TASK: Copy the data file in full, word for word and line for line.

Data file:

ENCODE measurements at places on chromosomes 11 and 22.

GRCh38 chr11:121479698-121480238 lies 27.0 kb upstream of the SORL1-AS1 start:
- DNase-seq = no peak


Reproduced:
ENCODE measurements at places on chromosomes 11 and 22.

GRCh38 chr11:121479698-121480238 lies 27.0 kb upstream of the SORL1-AS1 start:
- DNase-seq = no peak